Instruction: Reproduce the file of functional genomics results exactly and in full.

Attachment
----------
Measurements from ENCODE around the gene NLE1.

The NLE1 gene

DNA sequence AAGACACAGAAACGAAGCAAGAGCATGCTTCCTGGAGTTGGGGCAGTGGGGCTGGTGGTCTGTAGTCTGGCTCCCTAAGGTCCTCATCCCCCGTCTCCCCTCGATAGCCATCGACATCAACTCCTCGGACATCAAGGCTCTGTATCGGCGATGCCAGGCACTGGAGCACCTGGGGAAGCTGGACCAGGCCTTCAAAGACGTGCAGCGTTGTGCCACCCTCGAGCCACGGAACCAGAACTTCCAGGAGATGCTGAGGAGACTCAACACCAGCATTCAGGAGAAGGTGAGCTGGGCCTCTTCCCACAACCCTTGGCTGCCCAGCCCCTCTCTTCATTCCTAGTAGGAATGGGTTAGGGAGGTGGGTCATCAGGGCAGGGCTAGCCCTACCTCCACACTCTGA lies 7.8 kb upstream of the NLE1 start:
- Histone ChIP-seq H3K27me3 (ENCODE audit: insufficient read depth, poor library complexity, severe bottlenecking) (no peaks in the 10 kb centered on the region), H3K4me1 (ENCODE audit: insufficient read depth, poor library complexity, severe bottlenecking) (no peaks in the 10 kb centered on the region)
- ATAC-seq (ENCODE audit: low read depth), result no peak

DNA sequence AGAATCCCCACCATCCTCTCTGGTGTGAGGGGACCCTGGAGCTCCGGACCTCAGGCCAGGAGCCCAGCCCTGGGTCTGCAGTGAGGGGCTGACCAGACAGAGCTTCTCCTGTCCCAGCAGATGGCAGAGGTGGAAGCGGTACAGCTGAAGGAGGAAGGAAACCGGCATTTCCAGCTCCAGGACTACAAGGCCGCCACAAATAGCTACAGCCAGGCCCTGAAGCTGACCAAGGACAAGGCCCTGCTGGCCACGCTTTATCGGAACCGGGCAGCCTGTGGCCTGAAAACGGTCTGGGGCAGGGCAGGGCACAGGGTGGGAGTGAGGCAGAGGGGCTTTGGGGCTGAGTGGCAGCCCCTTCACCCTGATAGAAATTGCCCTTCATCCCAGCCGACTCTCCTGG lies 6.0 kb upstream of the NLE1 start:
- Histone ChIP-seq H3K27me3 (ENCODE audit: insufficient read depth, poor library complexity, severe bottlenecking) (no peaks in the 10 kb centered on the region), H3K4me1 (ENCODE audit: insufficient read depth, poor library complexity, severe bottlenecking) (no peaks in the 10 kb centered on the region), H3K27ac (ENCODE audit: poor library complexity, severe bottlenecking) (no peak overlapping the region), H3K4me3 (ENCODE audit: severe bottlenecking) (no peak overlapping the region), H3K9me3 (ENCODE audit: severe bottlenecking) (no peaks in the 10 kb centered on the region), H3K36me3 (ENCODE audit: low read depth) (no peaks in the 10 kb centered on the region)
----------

Measurements from ENCODE around the gene NLE1.

The NLE1 gene

DNA sequence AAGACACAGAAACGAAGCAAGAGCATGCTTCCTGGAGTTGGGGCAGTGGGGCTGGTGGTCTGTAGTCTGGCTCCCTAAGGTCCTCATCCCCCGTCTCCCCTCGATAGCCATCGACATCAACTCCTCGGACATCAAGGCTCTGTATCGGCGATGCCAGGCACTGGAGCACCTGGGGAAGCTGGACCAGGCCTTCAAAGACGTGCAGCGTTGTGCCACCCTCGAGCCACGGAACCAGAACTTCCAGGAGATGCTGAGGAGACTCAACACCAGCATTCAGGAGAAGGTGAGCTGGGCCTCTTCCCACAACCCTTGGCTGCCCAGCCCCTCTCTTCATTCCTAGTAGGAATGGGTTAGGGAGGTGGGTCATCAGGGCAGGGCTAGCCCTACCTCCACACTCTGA lies 7.8 kb upstream of the NLE1 start:
- Histone ChIP-seq H3K27me3 (ENCODE audit: insufficient read depth, poor library complexity, severe bottlenecking) (no peaks in the 10 kb centered on the region), H3K4me1 (ENCODE audit: insufficient read depth, poor library complexity, severe bottlenecking) (no peaks in the 10 kb centered on the region)
- ATAC-seq (ENCODE audit: low read depth), result no peak

DNA sequence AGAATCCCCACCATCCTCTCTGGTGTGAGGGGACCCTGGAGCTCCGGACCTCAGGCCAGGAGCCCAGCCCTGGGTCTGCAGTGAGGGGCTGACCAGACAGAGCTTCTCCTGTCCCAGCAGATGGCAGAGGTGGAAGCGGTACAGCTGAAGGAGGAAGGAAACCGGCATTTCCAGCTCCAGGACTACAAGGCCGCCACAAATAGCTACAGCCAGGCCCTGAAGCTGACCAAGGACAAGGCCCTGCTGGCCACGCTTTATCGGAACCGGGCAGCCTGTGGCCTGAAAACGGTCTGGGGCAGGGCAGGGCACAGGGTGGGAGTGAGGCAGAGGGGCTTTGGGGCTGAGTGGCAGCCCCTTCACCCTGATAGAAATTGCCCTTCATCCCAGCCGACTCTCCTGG lies 6.0 kb upstream of the NLE1 start:
- Histone ChIP-seq H3K27me3 (ENCODE audit: insufficient read depth, poor library complexity, severe bottlenecking) (no peaks in the 10 kb centered on the region), H3K4me1 (ENCODE audit: insufficient read depth, poor library complexity, severe bottlenecking) (no peaks in the 10 kb centered on the region), H3K27ac (ENCODE audit: poor library complexity, severe bottlenecking) (no peak overlapping the region), H3K4me3 (ENCODE audit: severe bottlenecking) (no peak overlapping the region), H3K9me3 (ENCODE audit: severe bottlenecking) (no peaks in the 10 kb centered on the region), H3K36me3 (ENCODE audit: low read depth) (no peaks in the 10 kb centered on the region)